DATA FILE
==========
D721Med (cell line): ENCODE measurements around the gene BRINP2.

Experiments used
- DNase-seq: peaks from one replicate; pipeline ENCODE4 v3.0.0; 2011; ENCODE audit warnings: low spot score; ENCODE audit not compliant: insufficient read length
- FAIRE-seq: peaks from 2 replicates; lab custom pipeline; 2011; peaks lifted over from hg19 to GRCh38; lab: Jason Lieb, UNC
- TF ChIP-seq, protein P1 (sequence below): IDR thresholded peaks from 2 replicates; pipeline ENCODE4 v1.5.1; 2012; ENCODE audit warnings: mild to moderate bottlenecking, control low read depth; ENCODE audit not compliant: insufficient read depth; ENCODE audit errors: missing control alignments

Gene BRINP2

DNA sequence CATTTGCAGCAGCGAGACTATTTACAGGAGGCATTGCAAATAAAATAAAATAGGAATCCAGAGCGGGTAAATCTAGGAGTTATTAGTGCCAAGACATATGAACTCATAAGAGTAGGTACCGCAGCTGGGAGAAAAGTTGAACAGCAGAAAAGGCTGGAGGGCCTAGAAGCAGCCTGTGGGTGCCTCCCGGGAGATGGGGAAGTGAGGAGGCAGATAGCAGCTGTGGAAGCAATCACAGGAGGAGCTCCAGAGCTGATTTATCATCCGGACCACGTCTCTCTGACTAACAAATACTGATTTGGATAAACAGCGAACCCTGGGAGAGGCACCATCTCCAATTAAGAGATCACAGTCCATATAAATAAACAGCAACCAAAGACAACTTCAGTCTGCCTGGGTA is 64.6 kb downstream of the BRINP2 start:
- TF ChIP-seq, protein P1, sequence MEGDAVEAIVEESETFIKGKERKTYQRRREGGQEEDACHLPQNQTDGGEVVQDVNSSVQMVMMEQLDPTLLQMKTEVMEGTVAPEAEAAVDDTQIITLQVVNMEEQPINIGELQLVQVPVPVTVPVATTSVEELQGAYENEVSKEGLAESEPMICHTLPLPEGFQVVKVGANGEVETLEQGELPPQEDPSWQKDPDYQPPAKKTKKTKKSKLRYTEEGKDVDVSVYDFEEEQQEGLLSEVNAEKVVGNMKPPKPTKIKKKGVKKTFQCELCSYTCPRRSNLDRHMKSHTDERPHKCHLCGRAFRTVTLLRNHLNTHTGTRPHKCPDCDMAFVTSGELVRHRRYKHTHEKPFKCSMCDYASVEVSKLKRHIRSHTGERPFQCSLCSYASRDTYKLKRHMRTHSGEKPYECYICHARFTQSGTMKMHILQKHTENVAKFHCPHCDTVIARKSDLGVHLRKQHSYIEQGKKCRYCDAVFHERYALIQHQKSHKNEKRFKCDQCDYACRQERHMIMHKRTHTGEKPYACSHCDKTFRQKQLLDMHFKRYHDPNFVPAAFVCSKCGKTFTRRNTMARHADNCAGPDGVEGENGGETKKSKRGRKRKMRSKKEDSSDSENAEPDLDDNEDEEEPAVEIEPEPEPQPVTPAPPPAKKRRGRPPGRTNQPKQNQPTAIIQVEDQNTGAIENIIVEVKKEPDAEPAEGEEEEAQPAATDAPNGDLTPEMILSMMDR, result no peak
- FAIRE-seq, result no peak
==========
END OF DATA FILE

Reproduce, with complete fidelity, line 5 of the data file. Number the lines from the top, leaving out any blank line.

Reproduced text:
- TF ChIP-seq, protein P1 (sequence below): IDR thresholded peaks from 2 replicates; pipeline ENCODE4 v1.5.1; 2012; ENCODE audit warnings: mild to moderate bottlenecking, control low read depth; ENCODE audit not compliant: insufficient read depth; ENCODE audit errors: missing control alignments